No, not that veil.
I had an interesting conversation with a pro-BDS Israeli man (‘BDSM’) and an anti-Zionist Jewish woman (‘AZJW’) recently that made me think. To paraphrase, it went something like this:
MK: I get what you’re saying and I’m not denying that there are huge problems with Israeli policy in the West Bank, but why don’t you just target specific policies? Why can you only talk grandiose solutions, as though the only way to make the situation better would be for the Israeli government to fall and a whole new regime put in place? [Note: this would not make things better, but that wasn’t what I was arguing with them]
BDSM: Because it all comes from occupation! And the government is part of it!
MK: Ok, let’s take an example. Why don’t you advocate for Israeli soldiers to be responsible for preventing settler attacks on Palestinians? At the moment, they have to protect the settlers from Palestinians, but have no power to use any kind of force against the settlers. If they were able to arrest them and hold them accountable, the whole atmosphere would change in the West Bank. Settlers would stop feeling so entitled.
BDSM: It’s deliberate.
MK: Sure, but that doesn’t mean it can’t end.
BDSM: But that is just one part of the whole approach. Look at Susya, the settlers are making a big push to drive all the Palestinians out of area C so that they Israel can annex it.
MK: Yes, but if they couldn’t attack Palestinians without repercussions, it would make that much harder for them to do.
AZJW: But it’s part of the whole occupation system. It won’t just change.
MK: It can. There is one IDF officer somewhere who can sign an order and it will change overnight.
BDSM: But they won’t! The government supports the settlers.
MK: Not all of them do.
BDSM: What do you mean? It was Labor that started the settlements in 1967. Every party has supported them since then. During Oslo when the two state solution seemed so close, it was Rabin that was building more settlements and letting them carve-up the West Bank with settler-only roads.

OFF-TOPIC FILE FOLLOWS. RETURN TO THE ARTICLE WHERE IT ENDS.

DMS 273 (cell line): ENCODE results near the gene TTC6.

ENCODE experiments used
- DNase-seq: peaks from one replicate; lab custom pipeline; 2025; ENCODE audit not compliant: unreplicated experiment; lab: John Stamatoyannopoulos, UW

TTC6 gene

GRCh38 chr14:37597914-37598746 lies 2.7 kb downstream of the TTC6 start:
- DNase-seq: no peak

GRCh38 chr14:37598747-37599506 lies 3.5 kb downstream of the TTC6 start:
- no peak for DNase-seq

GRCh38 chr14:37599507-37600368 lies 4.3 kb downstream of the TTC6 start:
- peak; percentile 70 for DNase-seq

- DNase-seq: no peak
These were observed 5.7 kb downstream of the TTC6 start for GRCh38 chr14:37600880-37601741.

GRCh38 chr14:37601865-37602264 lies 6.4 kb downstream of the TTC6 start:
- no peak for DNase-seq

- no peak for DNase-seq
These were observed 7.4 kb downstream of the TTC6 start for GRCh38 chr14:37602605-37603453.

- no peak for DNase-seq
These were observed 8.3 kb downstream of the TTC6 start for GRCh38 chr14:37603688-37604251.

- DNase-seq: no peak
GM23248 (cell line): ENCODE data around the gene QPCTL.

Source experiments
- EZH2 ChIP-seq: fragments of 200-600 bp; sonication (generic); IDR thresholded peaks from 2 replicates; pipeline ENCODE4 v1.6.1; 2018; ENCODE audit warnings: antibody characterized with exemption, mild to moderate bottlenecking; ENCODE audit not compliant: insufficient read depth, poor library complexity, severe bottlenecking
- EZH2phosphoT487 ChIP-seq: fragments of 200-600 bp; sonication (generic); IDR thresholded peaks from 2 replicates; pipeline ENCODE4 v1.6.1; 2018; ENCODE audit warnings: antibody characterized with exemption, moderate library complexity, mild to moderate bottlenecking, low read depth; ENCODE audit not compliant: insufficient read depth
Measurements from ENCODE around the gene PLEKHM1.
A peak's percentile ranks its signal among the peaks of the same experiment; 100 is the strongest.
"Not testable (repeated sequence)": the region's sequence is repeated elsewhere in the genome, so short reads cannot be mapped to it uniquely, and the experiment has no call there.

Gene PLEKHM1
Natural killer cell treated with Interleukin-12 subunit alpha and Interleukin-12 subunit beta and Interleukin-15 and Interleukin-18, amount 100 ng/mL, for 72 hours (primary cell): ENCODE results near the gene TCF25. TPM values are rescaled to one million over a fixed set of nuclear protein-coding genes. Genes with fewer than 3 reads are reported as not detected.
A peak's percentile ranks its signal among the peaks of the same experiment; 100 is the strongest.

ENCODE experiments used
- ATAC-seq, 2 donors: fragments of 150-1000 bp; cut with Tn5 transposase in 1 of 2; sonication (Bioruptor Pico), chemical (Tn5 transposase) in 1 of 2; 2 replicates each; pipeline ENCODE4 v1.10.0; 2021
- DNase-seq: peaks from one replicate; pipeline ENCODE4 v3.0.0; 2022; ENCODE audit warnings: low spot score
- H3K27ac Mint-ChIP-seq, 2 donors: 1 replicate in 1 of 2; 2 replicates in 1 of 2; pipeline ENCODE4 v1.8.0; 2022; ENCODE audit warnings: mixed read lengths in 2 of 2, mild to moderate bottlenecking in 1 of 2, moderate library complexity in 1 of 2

MK: Yes, but it wasn’t his initiative, it was a deal that he made. Labor is not pro-settlement. Even Likud has a strong anti-settlement faction.
AZJW: Or is that just what you want to believe?
BDSM: What do you mean? The settlers and the government are one and the same!
It carried on like that for a while and I gave up eventually, but something did strike me about what they said.
From their perspective, they are completely right. The awful law-enforcement policies in the West Bank are part of The Occupation. Every Israeli government in history has supported The Occupation. There is no political party with any kind of record of ending The Occupation, so all Israeli governments would be bad and the only way to end The Occupation would be to overthrow the current regime.
The problem, as always, is a lack of nuance – but this nuance is particularly difficult to grasp. I can see why they are wrong because I have been immersed in the political/lawmaking system in Australia and all democratic systems work similarly on some basic level. They have been outside the system and so they cannot truly appreciate what is going on.
They see The Occupation and The Government. When governments do not end pro-settlement policies despite political leaders promising to do so, these two see that The Government is in bed with The Settlers.
I don’t. I see a holistic political system full of competing interests. The Knesset has 120 members, all from an unnecessary number of different parties, and within the major parties are factions.
An overview of the Knesset